The NFL is a quarterback-driven league. And if a team doesn’t field a true answer at the position they’re usually destined for mediocrity rather than the playoffs.
And the draft often isn’t the answer. So many draft-pick quarterbacks flame out due to the difficult transition from the college to pro game.
So what about free agency? Well, generally, really good quarterbacks rarely hit the street. Drew Brees becoming free agent in 2006, and signing with New Orleans—that scenario rarely comes to pass.
But you know what? While the 2016 NFL free agent quarterback class isn’t great, it isn’t terrible, either. Many around the NFL feel like Kansas City backup Chase Daniel looks ready to lead a team. The same with Arizona reserve Drew Stanton. Ryan Fitzpatrick is coming off a career year with the New York Jets, and could be had with the right offer since the Jets have cap issues.
Here is a look at some of the signal-callers prepared to hit the street . . .
Ryan Fitzpatrick, New York Jets 6-2, 223 • 33
Fitzpatrick is coming off a career year with New York (31 touchdowns, 15 interceptions), and the Jets want him back. However, they don’t have a ton of cap room, so if a QB-hungry team swoops in and offers him a lucrative contract, he can be had. Yes, he has a tendency to throw costly interceptions, but so did Brett Favre (336 career INTs). Aside from the occasional picks, “Fitz” is clearly a quarterback you can win with as he showed last year in New York.
Brock Osweiler, Denver Broncos 6-8, 240 • 25
It’s assumed he’s going back to Denver, but with John Elway you never know. The GM won’t overpay. Osweiler can make all the throws, but still needs work on reading defenses.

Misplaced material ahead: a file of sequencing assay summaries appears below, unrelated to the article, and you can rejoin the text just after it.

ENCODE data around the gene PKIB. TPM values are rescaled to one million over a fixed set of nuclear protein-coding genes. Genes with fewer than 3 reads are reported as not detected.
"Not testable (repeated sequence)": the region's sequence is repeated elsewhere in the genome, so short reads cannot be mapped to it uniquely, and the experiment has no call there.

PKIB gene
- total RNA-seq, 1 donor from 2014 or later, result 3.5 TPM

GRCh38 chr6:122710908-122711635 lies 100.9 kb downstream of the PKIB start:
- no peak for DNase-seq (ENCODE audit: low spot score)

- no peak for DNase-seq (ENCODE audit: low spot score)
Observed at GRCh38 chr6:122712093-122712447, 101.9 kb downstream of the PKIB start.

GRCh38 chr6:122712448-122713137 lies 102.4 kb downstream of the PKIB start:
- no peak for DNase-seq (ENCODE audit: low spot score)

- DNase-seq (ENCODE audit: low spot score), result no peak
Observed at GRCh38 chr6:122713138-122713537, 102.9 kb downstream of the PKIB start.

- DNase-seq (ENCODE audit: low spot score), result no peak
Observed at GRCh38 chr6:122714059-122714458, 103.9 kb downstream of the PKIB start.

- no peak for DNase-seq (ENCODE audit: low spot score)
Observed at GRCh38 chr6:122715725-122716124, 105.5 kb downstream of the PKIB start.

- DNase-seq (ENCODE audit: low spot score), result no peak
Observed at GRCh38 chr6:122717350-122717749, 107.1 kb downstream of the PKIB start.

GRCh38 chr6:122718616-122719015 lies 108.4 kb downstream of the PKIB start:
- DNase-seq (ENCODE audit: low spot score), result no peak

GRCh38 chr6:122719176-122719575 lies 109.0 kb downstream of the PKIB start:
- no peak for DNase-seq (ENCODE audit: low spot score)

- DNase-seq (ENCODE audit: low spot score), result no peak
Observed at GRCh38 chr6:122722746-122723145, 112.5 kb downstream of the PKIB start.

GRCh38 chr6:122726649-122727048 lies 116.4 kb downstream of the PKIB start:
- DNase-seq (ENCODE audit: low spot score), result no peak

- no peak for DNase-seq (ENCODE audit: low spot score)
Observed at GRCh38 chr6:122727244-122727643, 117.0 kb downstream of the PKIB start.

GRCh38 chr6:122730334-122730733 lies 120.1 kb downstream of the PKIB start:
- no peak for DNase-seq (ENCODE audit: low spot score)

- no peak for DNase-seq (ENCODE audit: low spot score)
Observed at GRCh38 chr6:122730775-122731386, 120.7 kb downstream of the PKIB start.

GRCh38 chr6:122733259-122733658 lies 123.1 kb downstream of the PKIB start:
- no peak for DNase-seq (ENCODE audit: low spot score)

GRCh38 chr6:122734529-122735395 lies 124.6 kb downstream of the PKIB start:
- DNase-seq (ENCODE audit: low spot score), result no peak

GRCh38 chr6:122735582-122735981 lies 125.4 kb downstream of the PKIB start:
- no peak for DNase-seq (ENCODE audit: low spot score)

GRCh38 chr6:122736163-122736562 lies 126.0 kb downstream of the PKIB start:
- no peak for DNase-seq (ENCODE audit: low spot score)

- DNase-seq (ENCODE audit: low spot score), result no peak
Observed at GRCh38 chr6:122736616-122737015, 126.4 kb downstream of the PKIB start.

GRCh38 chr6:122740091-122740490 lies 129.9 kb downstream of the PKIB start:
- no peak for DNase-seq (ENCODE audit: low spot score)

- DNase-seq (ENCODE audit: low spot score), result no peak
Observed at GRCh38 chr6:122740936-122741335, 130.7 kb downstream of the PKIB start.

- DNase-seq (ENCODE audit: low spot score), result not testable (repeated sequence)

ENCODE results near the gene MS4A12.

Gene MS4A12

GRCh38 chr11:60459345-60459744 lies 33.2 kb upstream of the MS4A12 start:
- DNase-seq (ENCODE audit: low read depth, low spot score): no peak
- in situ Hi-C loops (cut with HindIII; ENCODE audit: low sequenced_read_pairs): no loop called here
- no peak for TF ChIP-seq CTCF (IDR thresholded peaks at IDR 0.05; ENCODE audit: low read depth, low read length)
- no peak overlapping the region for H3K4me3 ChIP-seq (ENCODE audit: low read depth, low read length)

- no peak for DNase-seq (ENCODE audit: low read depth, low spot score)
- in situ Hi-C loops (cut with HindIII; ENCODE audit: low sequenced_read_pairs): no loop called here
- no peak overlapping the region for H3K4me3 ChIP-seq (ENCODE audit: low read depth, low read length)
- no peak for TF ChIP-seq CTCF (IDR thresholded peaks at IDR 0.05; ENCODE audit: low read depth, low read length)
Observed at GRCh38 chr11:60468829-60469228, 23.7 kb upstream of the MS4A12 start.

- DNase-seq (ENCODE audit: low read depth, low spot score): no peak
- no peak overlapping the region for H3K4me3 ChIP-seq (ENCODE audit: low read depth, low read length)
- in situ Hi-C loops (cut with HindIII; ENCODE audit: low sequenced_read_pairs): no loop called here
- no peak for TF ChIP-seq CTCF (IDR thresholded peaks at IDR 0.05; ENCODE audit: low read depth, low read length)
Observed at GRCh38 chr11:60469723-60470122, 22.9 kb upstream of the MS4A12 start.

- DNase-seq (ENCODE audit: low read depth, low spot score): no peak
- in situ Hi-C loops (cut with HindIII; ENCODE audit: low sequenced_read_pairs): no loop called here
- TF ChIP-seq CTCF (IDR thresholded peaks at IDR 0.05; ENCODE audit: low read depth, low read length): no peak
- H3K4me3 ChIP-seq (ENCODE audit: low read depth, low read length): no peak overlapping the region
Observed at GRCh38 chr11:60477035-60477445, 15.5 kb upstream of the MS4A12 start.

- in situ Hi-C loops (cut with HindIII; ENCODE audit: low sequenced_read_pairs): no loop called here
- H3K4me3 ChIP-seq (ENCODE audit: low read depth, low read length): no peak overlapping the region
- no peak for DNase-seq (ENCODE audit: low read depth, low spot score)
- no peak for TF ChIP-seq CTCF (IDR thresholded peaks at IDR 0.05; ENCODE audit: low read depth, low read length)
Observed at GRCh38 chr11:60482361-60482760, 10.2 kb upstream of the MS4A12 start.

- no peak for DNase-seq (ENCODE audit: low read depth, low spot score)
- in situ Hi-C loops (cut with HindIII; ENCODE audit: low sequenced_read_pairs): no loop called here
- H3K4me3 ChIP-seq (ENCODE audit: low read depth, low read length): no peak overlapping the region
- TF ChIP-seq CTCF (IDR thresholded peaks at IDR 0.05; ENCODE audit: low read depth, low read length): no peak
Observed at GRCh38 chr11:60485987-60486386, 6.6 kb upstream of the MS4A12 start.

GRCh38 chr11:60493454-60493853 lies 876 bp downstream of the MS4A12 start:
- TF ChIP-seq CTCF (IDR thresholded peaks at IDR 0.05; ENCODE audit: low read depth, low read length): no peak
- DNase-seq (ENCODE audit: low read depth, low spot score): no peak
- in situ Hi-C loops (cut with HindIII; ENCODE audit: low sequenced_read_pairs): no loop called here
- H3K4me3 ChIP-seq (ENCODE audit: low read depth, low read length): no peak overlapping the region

Chase Daniel, Kansas City Chiefs 6-0, 225 • 29
Daniel is the sleeper of this free agent class. He’s a little undersized, but after four years of tutelage from Drew Brees and Sean Payton in New Orleans, and four more from Alex Smith and Andy Reid in Kansas City, he’s ready to lead a team. Daniel creates time in the pocket and reads defenses well, plus he displays a lot of moxie. Think of him as a poor man’s Brees.
Matt Moore, Miami Dolphins 6-3, 220 • 31
Moore boasts 25 career starts between Carolina and Miami, and game experience is huge at this toughest of all NFL positions. A team can win games with this guy — he’s got decent arm strength and mobility and is good at going through progressions. At the very least, he’s a terrific insurance policy.
Drew Stanton, Arizona Cardinals 6-3, 243 • 31
Stanton has spent most of his career as a backup with stops in Detroit, Indianapolis, and Arizona. But does have 12 career starts. He is an excellent athlete with a nice build and lively arm. He has the potential to emerge as a team’s starter in a QB-hungry league.
Colt McCoy, Washington Redskins 6-1, 215 • 29
McCoy, who has 25 career starts, possesses good character, leadership, and intelligence. However, he lacks ideal arm strength. He is a perfect No. 2 QB who can lead a team through a few games as a starter.